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    It's more important that characters be interesting to the reader. This often takes the form of how they relate to the character or if the character embodies something they secretly or overtly desire, but compelling characters can be designed by good writers without these aspects (readers don't have to like them or view them as role models). Sep 12, 2014 at 4:37
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    Writers do not have to make their characters relatable, or inspiring, or "living lives the audience would want." They do have to be interesting. I found Eragon to be extremely badly written and boring; I couldn't get more than a quarter of the way through. "Special bond with the dragon" or not, likable or not, I wasn't interested in the guy, so I stopped reading. Sep 12, 2014 at 10:01
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    And how would you know if an atheist can write successfully about Christians or not? How would you know the religion or lack thereof of any particular author if it's not advertised? You don't have to follow a belief to write about it successfully. And the reverse isn't true either, as you post: Nathaniel Hawthorne was a Christian, and wrote about Christians in his stories who are horrible people who should never be emulated. Sep 12, 2014 at 10:05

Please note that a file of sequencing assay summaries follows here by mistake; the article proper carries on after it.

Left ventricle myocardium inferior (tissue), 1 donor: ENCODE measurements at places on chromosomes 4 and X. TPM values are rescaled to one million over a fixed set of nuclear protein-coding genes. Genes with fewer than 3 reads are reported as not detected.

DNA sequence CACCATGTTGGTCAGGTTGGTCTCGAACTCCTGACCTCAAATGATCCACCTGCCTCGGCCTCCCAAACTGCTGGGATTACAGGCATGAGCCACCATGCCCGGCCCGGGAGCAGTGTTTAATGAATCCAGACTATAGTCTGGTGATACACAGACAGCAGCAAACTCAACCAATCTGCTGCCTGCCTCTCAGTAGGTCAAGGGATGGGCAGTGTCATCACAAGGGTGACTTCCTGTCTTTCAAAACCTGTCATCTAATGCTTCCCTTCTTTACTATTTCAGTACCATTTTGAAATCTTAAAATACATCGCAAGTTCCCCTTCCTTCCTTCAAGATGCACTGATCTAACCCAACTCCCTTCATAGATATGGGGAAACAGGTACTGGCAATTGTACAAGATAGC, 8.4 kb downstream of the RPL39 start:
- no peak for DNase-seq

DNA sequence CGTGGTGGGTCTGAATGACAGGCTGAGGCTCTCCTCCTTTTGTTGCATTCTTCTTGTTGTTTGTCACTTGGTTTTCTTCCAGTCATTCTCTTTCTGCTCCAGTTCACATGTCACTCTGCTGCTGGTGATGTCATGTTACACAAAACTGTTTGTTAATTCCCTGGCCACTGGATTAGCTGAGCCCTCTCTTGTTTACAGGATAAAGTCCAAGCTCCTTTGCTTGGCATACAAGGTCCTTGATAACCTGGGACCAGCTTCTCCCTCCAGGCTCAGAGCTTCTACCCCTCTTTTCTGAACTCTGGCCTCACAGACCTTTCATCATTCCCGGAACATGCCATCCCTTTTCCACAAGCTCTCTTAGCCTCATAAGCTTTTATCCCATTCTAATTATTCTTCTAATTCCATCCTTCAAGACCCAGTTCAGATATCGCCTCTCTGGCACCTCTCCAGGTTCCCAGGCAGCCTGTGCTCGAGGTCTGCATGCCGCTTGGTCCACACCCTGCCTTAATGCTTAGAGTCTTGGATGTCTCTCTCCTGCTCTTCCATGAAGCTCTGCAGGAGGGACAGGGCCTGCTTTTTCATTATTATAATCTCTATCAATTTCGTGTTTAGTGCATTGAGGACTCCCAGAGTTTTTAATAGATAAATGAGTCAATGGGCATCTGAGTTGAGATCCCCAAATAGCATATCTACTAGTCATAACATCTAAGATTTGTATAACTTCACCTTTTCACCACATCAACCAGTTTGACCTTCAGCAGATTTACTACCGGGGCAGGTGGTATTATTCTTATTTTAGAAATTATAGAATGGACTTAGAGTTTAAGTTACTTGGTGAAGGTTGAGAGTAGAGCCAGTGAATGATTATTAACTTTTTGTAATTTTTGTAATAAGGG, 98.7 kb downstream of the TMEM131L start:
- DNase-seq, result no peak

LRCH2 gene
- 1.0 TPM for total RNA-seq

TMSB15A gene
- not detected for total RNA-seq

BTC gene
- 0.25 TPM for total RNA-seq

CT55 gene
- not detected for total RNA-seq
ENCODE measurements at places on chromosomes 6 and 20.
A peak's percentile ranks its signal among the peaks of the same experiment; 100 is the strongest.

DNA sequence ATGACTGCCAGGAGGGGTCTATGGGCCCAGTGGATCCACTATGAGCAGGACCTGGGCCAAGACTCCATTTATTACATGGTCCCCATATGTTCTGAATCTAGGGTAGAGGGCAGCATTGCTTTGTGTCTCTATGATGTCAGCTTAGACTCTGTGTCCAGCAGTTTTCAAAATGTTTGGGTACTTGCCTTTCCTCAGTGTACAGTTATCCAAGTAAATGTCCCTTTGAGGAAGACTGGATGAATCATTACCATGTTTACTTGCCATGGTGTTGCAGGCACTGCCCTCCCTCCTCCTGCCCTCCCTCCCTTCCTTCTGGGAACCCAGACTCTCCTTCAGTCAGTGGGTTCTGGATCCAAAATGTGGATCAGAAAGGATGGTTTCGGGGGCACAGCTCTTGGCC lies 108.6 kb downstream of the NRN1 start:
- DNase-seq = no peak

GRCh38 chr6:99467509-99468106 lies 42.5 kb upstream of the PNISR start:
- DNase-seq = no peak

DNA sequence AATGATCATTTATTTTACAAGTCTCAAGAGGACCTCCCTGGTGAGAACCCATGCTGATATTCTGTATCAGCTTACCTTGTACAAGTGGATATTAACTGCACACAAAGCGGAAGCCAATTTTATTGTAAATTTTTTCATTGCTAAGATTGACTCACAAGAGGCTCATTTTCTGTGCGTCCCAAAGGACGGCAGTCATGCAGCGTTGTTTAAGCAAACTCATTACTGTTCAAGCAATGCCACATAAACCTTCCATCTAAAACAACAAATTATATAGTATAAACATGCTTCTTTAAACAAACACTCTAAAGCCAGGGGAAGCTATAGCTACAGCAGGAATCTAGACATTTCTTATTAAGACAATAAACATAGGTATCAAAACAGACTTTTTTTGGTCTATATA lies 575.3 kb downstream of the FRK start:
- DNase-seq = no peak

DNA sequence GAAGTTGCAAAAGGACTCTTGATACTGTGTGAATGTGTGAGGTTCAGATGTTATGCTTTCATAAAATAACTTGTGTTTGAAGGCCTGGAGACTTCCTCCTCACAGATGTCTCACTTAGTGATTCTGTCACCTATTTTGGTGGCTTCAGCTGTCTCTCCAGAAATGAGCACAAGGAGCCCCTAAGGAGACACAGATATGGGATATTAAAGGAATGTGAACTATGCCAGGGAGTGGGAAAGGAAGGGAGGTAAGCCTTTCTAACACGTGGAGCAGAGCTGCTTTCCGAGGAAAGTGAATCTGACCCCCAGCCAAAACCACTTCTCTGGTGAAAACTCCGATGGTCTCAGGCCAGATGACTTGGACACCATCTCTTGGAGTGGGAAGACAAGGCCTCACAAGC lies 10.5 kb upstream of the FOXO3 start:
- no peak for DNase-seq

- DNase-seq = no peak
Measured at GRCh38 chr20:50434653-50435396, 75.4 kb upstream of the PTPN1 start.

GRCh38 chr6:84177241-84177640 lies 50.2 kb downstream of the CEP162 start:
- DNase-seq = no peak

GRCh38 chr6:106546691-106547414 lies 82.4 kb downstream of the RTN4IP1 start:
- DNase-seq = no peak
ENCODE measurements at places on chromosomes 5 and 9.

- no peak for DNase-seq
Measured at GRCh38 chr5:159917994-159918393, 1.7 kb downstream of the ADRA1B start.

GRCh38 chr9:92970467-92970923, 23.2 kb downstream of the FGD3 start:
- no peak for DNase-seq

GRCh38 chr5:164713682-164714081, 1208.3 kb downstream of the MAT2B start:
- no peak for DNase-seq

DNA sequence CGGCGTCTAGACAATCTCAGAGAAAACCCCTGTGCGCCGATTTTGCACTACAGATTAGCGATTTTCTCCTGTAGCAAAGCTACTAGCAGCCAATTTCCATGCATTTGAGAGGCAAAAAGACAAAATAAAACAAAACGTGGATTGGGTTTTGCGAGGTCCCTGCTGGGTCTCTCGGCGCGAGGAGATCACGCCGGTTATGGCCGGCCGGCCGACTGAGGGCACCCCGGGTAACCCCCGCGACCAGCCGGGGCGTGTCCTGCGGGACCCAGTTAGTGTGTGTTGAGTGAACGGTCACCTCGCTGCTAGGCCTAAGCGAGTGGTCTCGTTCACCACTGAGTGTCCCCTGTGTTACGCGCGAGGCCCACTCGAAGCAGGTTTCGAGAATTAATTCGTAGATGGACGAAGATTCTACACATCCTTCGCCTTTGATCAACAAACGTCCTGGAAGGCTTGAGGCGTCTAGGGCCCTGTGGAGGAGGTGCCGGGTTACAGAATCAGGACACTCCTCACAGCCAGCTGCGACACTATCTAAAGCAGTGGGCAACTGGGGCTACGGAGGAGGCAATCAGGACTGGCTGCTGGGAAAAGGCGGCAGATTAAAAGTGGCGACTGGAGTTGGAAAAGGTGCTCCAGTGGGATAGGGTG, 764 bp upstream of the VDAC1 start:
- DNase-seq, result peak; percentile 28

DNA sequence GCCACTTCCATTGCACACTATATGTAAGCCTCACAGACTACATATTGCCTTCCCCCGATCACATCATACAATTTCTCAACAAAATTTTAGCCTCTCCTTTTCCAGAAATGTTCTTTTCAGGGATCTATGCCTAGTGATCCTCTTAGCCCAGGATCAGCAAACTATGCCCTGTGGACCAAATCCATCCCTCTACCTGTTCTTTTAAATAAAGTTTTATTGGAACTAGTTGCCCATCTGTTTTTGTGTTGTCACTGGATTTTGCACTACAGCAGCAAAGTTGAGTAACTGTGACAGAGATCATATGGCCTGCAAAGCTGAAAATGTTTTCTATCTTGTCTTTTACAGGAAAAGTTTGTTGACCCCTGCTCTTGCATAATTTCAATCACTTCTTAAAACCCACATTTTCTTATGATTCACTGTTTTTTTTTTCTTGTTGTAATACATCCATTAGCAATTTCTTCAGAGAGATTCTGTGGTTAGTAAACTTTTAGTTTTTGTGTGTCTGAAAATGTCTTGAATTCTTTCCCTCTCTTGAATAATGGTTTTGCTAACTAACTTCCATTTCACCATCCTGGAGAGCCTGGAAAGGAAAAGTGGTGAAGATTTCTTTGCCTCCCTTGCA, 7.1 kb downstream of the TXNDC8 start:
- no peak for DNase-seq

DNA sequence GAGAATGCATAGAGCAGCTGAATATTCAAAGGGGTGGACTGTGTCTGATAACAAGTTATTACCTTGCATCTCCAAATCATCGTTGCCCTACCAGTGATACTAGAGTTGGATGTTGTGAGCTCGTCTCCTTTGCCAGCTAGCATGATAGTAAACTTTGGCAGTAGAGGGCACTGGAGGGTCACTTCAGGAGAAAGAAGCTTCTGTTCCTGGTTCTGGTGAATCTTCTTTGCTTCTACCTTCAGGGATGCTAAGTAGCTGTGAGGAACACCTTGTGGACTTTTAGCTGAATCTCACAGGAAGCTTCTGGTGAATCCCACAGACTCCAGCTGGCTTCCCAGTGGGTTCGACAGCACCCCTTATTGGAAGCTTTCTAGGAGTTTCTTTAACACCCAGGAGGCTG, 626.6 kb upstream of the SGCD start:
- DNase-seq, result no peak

• Dan Brown's main Character from the Robert Langdon series wears a mickey mouse wristwatch. The twilight series used the technique to the point of abuse by creating a character that was tailored to the female psyche. This is a technique that accomplished authors will use. But its not something that is needed for every character you make.
    – user8727
    Sep 12, 2014 at 19:03

That's some overt preaching there! I'd say that, as done, it is detrimental. For one thing, you'll automatically turn off many Western readers, who might decide never to read anything of yours ever again. Human nature.

More importantly, though, the character's (your) line of reasoning is weak. The argument assumes things that not all Christians agree on. Even if the argument's assumptions are all true, then the mother's rejection of Christianity won't help her ancestors. (Indeed, wouldn't they urge her to accept it?)

So you're getting into deep water there: You'll have to carefully explain the mother's beliefs (without unintentionally misrepresenting beliefs that you, the author, disagree with and probably don't want to investigate carefully). Then you'll have to introduce another character for your protagonist to debate, and not just toss up strawmen for your protagonist to shoot down. A well-done debate like that could be interesting, if it were spliced into the story, in short pieces, in a meaningful way that helped drive the story.

Alternatively, you could purposefully leave the son's blithe condemnation of his mother's faith as it is currently written, to show that he is simultaneously arrogant and shallow (even while loving his mother and wanting her to be happy). That's not a bad thing in a protag, provided your story builds on that. Perhaps he grows over time to realize that things aren't so simple, and neither is his mother. Perhaps he suffers for his arrogance and shallowness.

I don't think it is necessarily bad, as a writer, to ask your readers to question their beliefs. But if you venture into that territory in such a blatant manner, you'd better do it well.

To summarize: I doubt that many readers will appreciate this know-it-all young protagonist's facile criticism of a faith that is held by 1/3 of the human race. Especially since one could switch the same argument to many other religions, so now you've just insulted ~70% of humanity.